Dimitrius Eliza, Camden, New Jersey, sits in tree at summit on food systems, inequality in Greensboro, North Carolina.

Dimitrius Eliza, who came from Camden, New Jersey, to the summit on food systems and inequality in Greensboro, North Carolina, sits in a tree.

This article originally appeared in Youth Today.  Read the original version here.

By Stell Simonton

About 100 high school youth from community and out-of-school organizations gathered along with their adult allies in Greensboro, North Carolina, this past weekend for a conference on food systems and inequality.

Sponsored by the Rooted In Community National Network, it focused on issues ranging from environmental degradation to lack of access to healthy food to poor working conditions in agriculture. Rooted in Community encourages young people from low-income and historically excluded communities to develop skills to take leadership for food justice, according to the organization.

Dimitrius Eliza, a recent high school graduate, came from Camden, New Jersey.

“Camden is a food desert,” he said.

“There’s a ton of corner stores,” he said, but only one supermarket in the area.

He said it is far easier for people to find a honey bun and a drink at a corner store than find transportation to a full grocery store.

He works at the Center for Environmental Transformation, where he teaches other youth about gardening, cooking and nutrition. The center has an urban garden, a program for children and offers job training for youth.

Eliza said he is also concerned about pollution in his hometown — air pollution from a trash incinerator only a quarter-mile from his home and water pollution from the city’s aging sewer system. These problems aren’t getting people’s attention, he said.

“I feel like we’re being overlooked a lot,” he said.

The 19th annual Rooted in Community National Youth Leadership Summit, which draws youth from as far away as Canada and the Virgin Islands, offered workshops, field trips and service projects, said Cecilia Polanco. She is a recent graduate of the University of North Carolina at Chapel Hill and led a social media workshop for youth at the conference.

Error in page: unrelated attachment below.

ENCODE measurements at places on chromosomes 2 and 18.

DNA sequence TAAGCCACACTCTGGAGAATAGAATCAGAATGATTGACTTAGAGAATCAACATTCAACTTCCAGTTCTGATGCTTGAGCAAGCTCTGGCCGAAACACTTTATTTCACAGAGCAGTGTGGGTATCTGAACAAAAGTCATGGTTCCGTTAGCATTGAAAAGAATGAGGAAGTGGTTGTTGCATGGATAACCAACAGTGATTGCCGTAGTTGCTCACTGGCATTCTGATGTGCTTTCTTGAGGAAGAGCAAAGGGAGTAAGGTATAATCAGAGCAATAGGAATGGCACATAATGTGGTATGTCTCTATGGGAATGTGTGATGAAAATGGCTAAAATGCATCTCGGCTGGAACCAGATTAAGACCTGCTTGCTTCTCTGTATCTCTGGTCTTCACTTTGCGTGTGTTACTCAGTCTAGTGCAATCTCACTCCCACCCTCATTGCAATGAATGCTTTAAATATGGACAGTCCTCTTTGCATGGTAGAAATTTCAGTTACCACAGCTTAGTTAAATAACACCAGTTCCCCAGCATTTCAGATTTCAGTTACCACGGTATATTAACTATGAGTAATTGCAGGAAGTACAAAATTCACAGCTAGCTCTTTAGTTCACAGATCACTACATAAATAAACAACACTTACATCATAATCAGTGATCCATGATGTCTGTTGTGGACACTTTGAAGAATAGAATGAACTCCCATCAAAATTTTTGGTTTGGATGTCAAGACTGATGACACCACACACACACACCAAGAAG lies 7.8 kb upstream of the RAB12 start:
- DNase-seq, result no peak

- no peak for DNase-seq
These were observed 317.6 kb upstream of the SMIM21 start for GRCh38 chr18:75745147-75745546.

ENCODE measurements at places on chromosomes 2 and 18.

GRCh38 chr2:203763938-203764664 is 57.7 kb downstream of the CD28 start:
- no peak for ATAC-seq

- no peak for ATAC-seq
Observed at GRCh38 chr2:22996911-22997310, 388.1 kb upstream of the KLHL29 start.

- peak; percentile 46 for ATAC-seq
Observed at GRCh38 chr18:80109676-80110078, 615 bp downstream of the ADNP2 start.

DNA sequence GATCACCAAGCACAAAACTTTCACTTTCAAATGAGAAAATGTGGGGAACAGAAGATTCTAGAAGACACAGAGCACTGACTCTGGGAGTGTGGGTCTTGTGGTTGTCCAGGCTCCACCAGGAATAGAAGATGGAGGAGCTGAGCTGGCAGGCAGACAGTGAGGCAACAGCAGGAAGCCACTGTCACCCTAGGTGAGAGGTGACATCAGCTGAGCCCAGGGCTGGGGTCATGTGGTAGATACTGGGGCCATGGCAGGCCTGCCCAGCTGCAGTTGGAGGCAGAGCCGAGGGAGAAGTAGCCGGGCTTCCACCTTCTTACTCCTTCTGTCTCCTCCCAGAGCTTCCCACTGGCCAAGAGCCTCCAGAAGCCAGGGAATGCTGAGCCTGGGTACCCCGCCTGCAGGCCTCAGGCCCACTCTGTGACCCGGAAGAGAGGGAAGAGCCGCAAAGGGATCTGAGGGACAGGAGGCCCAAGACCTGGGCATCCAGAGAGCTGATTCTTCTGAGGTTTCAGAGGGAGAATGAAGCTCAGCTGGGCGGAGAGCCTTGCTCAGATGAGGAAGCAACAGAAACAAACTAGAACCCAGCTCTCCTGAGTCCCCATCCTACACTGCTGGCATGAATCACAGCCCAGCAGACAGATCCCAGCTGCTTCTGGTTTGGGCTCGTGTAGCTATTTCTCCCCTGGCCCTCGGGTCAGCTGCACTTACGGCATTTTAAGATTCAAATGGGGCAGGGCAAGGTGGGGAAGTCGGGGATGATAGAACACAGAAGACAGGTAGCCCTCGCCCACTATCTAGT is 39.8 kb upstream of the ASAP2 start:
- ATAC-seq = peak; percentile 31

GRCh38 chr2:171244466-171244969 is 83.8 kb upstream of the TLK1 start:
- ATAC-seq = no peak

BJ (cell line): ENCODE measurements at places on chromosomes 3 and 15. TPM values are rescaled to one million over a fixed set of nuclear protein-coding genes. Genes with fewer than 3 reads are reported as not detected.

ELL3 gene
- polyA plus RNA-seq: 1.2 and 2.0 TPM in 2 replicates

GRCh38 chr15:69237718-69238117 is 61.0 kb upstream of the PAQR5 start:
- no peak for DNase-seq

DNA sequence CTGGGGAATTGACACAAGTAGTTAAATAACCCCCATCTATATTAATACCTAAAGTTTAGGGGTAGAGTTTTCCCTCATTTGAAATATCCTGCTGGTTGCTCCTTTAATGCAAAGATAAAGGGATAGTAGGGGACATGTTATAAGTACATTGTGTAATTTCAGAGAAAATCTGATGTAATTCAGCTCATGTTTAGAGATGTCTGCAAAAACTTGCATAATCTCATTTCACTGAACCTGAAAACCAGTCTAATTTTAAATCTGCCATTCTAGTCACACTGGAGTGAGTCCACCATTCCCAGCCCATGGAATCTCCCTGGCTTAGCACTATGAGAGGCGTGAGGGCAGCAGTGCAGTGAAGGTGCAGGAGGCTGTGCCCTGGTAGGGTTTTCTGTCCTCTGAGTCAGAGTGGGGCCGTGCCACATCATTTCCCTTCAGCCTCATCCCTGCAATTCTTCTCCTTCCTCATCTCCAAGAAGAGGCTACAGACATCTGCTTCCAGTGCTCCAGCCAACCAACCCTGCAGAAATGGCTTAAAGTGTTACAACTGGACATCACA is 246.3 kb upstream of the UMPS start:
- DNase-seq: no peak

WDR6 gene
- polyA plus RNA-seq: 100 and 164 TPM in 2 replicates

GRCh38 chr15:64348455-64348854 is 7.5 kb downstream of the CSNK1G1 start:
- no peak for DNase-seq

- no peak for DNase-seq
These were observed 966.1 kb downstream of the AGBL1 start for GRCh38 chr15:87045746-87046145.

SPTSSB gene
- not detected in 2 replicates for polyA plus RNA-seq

In March, Polanco started a nonprofit food truck venture whose proceeds go to scholarships for undocumented youth.

She’s concerned about Latino food vendors in North Carolina’s Triangle area, whose traditional small businesses have been curtailed by increased regulation.

These vendors have been working in the area for a long time, but the explosion in popularity of food trucks has added new laws, Polanco said. Vendors who might sell from their car trunk at church can’t keep up with the regulations or they can’t communicate because they don’t speak English, she said.

Participants at the conference also visited Transplanting Traditions Community Farm in Chapel Hill, which helps refugee farmers transfer their skills to a new country. In 2016, 8 acres were cultivated by 40 families, according to the organization’s website. Produce is sold at farmers markets and through subscription to individuals.

The farm provides training for adults, internships for refugee youth and has a summer camp for children. Its youth collaborative made a video about the farm in 2014.

Participants visited Stagville Plantation near Durham, North Carolina too. It was one of the largest plantations in the antebellum South with about 900 enslaved people.

“A discussion around food justice can’t be had without talking about race and issues around racial inequality,” Polanco said.

The local group hosting the conference was the Food Youth Initiative, located at Center for Environmental Farming Systems, a partnership of North Carolina Agricultural and Technical State University, North Carolina State University and the state agriculture department.